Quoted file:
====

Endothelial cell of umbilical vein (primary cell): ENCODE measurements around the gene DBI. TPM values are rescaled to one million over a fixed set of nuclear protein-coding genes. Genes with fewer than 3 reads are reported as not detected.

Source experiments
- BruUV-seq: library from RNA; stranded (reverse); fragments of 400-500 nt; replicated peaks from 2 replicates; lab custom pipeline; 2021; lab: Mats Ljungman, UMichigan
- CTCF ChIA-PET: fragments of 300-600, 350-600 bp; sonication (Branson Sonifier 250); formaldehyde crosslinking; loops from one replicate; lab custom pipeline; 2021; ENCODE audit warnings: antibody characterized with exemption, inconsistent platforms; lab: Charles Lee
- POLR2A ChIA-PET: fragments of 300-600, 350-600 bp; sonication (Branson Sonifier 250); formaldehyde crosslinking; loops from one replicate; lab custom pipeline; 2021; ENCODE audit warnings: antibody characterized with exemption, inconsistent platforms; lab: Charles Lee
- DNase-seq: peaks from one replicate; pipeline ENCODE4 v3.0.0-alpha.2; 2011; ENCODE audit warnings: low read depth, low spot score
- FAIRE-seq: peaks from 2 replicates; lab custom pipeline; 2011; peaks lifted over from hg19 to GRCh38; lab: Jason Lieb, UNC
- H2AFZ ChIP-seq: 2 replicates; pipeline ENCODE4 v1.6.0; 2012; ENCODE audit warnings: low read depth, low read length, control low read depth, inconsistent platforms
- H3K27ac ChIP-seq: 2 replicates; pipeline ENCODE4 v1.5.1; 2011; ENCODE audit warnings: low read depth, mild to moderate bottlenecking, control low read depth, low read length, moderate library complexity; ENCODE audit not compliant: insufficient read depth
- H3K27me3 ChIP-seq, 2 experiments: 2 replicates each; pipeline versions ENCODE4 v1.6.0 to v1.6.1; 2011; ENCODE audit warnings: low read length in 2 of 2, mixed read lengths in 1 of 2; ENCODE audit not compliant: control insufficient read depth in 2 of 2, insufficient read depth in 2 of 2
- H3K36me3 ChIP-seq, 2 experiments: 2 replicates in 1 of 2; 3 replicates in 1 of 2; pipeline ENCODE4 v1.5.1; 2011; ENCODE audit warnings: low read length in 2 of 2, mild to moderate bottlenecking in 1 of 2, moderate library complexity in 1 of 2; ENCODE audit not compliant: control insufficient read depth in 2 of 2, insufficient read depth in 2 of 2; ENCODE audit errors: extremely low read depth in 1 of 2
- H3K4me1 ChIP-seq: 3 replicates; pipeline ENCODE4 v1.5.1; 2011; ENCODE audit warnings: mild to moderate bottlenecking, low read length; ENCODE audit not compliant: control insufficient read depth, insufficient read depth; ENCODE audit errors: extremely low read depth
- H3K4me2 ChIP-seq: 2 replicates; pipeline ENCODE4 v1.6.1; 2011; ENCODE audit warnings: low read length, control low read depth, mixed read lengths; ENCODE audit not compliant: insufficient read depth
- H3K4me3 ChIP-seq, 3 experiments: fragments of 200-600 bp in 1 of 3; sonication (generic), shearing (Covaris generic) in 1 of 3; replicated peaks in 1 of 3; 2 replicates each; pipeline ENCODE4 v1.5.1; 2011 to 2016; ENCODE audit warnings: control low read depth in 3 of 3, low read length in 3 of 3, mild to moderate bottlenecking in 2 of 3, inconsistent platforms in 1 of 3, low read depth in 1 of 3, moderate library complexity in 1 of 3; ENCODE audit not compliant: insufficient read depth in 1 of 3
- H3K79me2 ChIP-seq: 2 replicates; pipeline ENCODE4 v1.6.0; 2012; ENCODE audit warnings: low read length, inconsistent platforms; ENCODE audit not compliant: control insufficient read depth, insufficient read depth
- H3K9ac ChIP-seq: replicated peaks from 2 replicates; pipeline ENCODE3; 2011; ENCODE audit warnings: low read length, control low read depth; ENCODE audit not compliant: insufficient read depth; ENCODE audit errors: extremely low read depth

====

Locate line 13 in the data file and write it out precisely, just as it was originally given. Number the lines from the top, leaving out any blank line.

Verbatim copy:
- H3K4me2 ChIP-seq: 2 replicates; pipeline ENCODE4 v1.6.1; 2011; ENCODE audit warnings: low read length, control low read depth, mixed read lengths; ENCODE audit not compliant: insufficient read depth